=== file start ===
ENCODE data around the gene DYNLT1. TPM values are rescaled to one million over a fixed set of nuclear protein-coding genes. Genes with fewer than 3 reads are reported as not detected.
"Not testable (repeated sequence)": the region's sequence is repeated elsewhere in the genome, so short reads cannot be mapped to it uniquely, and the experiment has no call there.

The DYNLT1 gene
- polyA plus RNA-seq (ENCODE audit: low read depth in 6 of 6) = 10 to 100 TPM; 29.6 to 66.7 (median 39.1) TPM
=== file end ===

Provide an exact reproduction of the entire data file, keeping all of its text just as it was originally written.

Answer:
ENCODE data around the gene DYNLT1. TPM values are rescaled to one million over a fixed set of nuclear protein-coding genes. Genes with fewer than 3 reads are reported as not detected.
"Not testable (repeated sequence)": the region's sequence is repeated elsewhere in the genome, so short reads cannot be mapped to it uniquely, and the experiment has no call there.

The DYNLT1 gene
- polyA plus RNA-seq (ENCODE audit: low read depth in 6 of 6) = 10 to 100 TPM; 29.6 to 66.7 (median 39.1) TPM